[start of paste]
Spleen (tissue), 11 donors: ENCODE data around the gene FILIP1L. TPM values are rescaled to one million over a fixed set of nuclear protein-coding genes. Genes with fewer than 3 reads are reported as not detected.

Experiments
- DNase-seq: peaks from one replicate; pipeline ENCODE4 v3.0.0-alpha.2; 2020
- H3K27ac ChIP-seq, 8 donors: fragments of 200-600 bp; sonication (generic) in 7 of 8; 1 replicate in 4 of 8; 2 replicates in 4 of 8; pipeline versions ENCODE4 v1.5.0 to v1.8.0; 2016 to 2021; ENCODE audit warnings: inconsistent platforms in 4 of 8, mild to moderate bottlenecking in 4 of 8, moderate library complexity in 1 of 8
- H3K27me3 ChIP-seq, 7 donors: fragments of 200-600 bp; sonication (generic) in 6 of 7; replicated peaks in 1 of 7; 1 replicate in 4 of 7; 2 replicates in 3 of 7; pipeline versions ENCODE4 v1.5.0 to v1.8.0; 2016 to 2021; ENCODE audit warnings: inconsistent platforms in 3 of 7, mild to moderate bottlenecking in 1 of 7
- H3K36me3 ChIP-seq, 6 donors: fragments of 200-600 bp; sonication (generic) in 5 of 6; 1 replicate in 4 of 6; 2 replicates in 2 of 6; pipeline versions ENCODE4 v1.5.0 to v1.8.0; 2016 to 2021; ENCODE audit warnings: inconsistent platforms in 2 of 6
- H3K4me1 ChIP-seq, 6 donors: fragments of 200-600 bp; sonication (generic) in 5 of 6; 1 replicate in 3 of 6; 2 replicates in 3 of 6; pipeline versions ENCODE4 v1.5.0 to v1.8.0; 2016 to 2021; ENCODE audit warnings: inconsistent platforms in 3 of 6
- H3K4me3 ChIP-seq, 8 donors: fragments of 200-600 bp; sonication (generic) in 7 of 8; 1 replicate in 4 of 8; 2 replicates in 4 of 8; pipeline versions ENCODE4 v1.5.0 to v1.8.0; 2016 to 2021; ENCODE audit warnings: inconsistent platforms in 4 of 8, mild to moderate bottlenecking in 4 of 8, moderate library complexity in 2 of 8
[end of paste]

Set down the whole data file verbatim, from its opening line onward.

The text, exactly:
Spleen (tissue), 11 donors: ENCODE data around the gene FILIP1L. TPM values are rescaled to one million over a fixed set of nuclear protein-coding genes. Genes with fewer than 3 reads are reported as not detected.

Experiments
- DNase-seq: peaks from one replicate; pipeline ENCODE4 v3.0.0-alpha.2; 2020
- H3K27ac ChIP-seq, 8 donors: fragments of 200-600 bp; sonication (generic) in 7 of 8; 1 replicate in 4 of 8; 2 replicates in 4 of 8; pipeline versions ENCODE4 v1.5.0 to v1.8.0; 2016 to 2021; ENCODE audit warnings: inconsistent platforms in 4 of 8, mild to moderate bottlenecking in 4 of 8, moderate library complexity in 1 of 8
- H3K27me3 ChIP-seq, 7 donors: fragments of 200-600 bp; sonication (generic) in 6 of 7; replicated peaks in 1 of 7; 1 replicate in 4 of 7; 2 replicates in 3 of 7; pipeline versions ENCODE4 v1.5.0 to v1.8.0; 2016 to 2021; ENCODE audit warnings: inconsistent platforms in 3 of 7, mild to moderate bottlenecking in 1 of 7
- H3K36me3 ChIP-seq, 6 donors: fragments of 200-600 bp; sonication (generic) in 5 of 6; 1 replicate in 4 of 6; 2 replicates in 2 of 6; pipeline versions ENCODE4 v1.5.0 to v1.8.0; 2016 to 2021; ENCODE audit warnings: inconsistent platforms in 2 of 6
- H3K4me1 ChIP-seq, 6 donors: fragments of 200-600 bp; sonication (generic) in 5 of 6; 1 replicate in 3 of 6; 2 replicates in 3 of 6; pipeline versions ENCODE4 v1.5.0 to v1.8.0; 2016 to 2021; ENCODE audit warnings: inconsistent platforms in 3 of 6
- H3K4me3 ChIP-seq, 8 donors: fragments of 200-600 bp; sonication (generic) in 7 of 8; 1 replicate in 4 of 8; 2 replicates in 4 of 8; pipeline versions ENCODE4 v1.5.0 to v1.8.0; 2016 to 2021; ENCODE audit warnings: inconsistent platforms in 4 of 8, mild to moderate bottlenecking in 4 of 8, moderate library complexity in 2 of 8